Why You Should Think Twice About Using Paula Deen's Recipes

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Well, where do we begin? Paula Deen probably doesn't deserve much more airtime after exposing herself as a casual racist. And, in the words of the African American and Jewish food scholar Michael Twitty in a open letter to Deen, "Culinary injustice is the annihilation of our food voices — past, present and foreseeable future — and nobody will talk about that like they are talking about you and the 'n word.'" But in case anyone needed a reminder: her cooking won't do the world many favors, either.

Deen was known for her fatty, buttery, fried and stuffed, meat-and-batter kind of repertoire likely to wreck your cardiovascular system (via NPR). That is, until she was diagnosed with Type 2 diabetes and turned a corner to the slightly-less-artery-clogging meals (via Business Insider and Shape). As her website notes at the top of a post compiling vegetarian recipes, "many families have been practicing 'meatless Mondays,' where they eat a vegetarian diet one day a week. Paula may not practice meatless Mondays, but she has started to eat more plant-based meals." Good to know.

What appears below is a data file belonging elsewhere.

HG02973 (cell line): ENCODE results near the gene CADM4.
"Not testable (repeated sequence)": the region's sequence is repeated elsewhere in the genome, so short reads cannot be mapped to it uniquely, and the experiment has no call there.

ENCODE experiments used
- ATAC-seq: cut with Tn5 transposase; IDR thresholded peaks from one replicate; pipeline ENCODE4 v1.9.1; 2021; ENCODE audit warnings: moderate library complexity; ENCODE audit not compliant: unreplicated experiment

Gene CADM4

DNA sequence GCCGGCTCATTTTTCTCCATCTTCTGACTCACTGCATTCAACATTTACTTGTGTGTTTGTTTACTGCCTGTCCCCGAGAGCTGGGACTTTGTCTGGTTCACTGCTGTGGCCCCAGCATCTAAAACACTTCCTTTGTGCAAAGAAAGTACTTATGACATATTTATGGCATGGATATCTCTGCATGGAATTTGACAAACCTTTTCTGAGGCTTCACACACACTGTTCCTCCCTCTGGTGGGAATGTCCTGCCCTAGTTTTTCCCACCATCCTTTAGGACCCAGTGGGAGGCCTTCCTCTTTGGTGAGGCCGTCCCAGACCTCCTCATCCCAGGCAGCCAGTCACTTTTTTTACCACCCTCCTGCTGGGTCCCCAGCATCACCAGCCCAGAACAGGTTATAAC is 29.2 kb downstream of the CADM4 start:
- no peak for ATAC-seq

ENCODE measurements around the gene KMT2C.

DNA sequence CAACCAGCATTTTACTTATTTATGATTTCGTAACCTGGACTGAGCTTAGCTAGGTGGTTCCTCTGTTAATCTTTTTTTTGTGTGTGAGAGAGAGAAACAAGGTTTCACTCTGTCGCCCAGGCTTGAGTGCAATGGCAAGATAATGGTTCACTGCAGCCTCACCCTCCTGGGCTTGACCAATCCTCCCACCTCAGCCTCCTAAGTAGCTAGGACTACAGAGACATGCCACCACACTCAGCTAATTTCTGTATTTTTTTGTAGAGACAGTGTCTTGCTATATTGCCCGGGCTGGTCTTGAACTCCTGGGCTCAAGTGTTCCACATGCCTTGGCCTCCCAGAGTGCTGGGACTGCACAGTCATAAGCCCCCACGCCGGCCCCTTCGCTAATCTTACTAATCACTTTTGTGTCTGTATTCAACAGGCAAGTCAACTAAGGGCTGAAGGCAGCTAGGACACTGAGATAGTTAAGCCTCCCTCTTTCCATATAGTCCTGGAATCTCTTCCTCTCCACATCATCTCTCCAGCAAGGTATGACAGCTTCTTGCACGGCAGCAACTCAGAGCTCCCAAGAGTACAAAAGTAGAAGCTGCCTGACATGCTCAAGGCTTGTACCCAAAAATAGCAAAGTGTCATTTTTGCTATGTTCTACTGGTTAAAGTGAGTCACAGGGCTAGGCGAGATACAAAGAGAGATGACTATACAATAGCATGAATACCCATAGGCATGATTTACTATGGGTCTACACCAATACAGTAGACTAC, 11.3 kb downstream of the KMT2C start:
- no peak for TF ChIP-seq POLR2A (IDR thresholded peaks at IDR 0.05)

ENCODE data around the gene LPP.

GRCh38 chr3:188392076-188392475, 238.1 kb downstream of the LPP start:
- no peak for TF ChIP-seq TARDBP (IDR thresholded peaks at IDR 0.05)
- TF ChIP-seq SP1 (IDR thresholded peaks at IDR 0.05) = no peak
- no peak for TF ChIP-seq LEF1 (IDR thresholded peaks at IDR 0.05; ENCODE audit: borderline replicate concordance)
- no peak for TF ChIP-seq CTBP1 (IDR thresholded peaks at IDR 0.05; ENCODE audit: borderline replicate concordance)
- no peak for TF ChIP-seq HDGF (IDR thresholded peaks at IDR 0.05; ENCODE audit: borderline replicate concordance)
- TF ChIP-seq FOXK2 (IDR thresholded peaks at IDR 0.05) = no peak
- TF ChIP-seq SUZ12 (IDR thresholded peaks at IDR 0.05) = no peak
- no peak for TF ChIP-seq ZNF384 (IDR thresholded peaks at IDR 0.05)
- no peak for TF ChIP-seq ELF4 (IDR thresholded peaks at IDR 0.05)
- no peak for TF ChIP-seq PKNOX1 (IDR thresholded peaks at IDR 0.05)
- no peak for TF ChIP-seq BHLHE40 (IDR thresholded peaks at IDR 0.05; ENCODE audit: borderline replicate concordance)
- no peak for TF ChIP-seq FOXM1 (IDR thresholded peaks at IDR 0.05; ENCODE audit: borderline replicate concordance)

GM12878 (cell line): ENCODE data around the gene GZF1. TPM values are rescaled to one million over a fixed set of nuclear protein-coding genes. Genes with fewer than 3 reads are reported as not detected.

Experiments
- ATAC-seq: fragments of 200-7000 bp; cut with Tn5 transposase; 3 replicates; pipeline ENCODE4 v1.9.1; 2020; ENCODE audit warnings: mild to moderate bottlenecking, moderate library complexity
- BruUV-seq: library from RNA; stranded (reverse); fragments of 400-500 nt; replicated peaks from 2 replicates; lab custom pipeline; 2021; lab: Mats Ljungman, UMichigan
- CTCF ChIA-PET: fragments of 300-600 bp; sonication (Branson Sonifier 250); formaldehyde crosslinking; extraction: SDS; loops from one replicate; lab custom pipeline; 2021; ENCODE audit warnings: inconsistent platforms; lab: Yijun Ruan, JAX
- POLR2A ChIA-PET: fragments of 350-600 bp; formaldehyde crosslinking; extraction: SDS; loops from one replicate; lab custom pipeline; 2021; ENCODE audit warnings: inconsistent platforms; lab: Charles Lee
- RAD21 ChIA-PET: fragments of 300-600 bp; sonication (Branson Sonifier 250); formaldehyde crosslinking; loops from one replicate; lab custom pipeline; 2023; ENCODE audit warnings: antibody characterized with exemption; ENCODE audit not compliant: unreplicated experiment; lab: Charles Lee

Paula Deen recipes to steer clear of and alternative ideas

If you think cheesecake is indulgent, well, you haven't met Paula Deen's Deep Fried Cheesecake rolls, which combine a staggering three packages of cream cheese with a stick of butter, stuffs the mixture into wonton wrappers, deep fries them, and slaps some more powdered sugar and chocolate sauce on top. Need we say more? Then there's the infamous Lady's Brunch Burger, a stackable fever-dream that's essentially a bacon cheeseburger, plus fried egg, laid lovingly between two whole glazed donuts. Don't forget "Southern" Deep Fried Lasagna and the signature Bacon Cheeseburger Meatloaf.

For just a few of the many authentic takes on Southern cuisine by experts, try the classic "The Taste of Country Cooking" by the grandmother of seasonal Southern cuisine, Edna Lewis. There's "Carla Hall's Soul Food," rooted in Nashville traditions with modern twists, and "The Dooky Chase Cookbook" by Leah Chase for New Orleans Classics. "Sweetie Pie's Cookbook: Soulful Southern Recipes, from My Family to Yours" by Robbie Montgomery is a cookbook full of rob-sticking classics named for Montgomery's popular bakery (now closed). There are even vegan and Caribbean-influenced recipes from Nadira Jenkins-El in her cookbook "Vegan Soul Food Cookbook: Plant-Based, No-Fuss Southern Favorites." Now that's good eating, y'all.